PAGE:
The history of raw cheese has been around for as long as cheese making itself. From the earliest practices in prehistoric times thousands of years ago to the Sumerians, Egyptians, and eventually medieval Europe, cheese was made from raw, unpasteurised milk. Raw milk contains two strains of protein, casein, and whey. As the raw milk curdles, the bacteria consume the lactose sugars and convert them into lactic acid. The casein proteins are converted into lumps that give the milk a sour aroma, while the whey proteins turn the liquid white, giving the milk its distinctive colour. To make the cheese naturally, the whey is drained out and the casein curds are cut into small pieces. The curds are heated to around 30 degrees Celsius: not hot enough to induce pasteurisation, but enough to ferment the curds while retaining healthy bacteria and enzymes. The curds are then pressed into shape, dried, and aged for however long the dairy producer deems necessary. This has been the most common way to make cheese up until the 20th century when pasteurisation became mainstream.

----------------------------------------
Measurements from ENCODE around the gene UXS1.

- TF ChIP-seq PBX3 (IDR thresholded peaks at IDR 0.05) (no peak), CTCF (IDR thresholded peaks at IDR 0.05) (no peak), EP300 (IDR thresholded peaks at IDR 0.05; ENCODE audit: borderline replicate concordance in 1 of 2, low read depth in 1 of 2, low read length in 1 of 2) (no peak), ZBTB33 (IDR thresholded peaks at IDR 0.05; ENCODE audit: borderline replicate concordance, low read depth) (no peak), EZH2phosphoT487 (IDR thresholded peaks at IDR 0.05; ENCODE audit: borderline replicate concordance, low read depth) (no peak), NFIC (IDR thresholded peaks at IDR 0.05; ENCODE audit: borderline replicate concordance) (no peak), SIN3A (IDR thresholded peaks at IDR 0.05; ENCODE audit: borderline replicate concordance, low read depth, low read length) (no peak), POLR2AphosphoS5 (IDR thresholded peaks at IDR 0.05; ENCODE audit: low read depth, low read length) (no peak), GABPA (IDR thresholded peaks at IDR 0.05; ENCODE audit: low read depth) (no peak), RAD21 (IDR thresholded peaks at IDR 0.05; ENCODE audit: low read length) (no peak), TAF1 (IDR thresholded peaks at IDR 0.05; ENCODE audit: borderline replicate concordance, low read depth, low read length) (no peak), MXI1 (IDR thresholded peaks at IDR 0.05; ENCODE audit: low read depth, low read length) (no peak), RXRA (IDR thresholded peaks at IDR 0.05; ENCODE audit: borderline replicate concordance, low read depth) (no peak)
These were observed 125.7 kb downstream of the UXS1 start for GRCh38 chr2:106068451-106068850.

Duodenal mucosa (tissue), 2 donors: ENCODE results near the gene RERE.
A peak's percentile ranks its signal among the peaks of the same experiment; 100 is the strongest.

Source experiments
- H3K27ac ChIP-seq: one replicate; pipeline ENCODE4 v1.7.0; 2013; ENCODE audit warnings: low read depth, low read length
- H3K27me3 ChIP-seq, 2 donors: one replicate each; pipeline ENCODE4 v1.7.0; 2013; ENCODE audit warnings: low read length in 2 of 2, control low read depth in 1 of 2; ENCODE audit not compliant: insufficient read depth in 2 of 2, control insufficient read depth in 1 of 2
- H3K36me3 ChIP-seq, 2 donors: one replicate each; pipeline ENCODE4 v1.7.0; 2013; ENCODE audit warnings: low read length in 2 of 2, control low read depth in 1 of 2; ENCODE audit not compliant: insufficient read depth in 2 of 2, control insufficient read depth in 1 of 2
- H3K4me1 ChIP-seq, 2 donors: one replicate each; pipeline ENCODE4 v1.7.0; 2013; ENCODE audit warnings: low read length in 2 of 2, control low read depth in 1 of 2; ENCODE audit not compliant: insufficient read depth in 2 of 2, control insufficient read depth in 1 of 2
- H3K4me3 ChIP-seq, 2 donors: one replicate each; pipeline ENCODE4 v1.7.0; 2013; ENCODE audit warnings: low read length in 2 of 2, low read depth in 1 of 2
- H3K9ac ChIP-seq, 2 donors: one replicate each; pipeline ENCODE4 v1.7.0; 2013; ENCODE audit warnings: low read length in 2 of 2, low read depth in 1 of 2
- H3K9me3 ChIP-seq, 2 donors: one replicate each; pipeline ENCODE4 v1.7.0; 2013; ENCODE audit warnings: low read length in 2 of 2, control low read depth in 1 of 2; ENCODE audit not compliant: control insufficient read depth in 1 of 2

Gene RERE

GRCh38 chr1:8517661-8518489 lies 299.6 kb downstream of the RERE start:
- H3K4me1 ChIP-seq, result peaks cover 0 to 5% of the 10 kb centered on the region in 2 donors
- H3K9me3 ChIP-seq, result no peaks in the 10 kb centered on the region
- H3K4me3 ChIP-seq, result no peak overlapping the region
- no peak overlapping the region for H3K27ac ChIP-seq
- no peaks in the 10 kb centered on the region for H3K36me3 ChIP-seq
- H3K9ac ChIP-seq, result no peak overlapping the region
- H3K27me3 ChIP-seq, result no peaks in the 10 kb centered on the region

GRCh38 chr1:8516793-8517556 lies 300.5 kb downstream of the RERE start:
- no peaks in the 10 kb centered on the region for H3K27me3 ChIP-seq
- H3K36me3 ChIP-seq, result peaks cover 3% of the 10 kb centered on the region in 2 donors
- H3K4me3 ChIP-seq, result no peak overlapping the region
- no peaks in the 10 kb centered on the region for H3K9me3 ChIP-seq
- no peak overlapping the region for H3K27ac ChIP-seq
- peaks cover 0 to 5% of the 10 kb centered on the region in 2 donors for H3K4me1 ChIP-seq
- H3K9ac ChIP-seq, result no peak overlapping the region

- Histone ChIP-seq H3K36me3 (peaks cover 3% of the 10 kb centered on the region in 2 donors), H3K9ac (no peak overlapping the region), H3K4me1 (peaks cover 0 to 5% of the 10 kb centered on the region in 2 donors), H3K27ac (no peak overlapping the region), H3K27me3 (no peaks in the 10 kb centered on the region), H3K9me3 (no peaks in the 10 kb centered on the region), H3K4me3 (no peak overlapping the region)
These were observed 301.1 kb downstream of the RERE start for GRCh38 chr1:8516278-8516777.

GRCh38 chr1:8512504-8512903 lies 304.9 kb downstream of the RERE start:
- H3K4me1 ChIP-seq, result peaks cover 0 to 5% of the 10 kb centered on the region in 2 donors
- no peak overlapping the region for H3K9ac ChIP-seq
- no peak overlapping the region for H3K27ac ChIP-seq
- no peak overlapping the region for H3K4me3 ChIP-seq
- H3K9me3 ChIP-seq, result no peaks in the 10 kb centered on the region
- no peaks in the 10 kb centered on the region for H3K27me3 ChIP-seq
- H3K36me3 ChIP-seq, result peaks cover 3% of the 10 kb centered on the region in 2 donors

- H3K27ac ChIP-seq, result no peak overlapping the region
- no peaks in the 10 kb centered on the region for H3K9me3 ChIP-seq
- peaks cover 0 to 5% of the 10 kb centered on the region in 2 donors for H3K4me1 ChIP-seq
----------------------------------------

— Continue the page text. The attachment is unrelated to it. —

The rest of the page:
The benefits of raw cheese
As mentioned before, there are several health benefits to raw cheese that are lost in the pasteurisation process. Here are some of the advantages raw cheese has over pasteurised varieties:
• Raw cheese contains many vitamins, enzymes, proteins, and minerals that are beneficial for our health. Consuming raw cheese can help lower cholesterol, protect against bone loss, and increases vitamin B and C content in the body.
• Proteins in raw cheese can have enhanced antioxidant effects. They can increase the amount of glutathione in the spleen which allows the body to rapidly produce white blood cells that help improve the body’s immune system.
• Raw cheese contains several antimicrobials such as immunoglobin, lactoferrin and xanthine oxidase. Not only do these compounds help boost immunity and fight off infections, but they can also increase the lifespan of the cheese, allowing it to be stored for months longer than pasteurised varieties.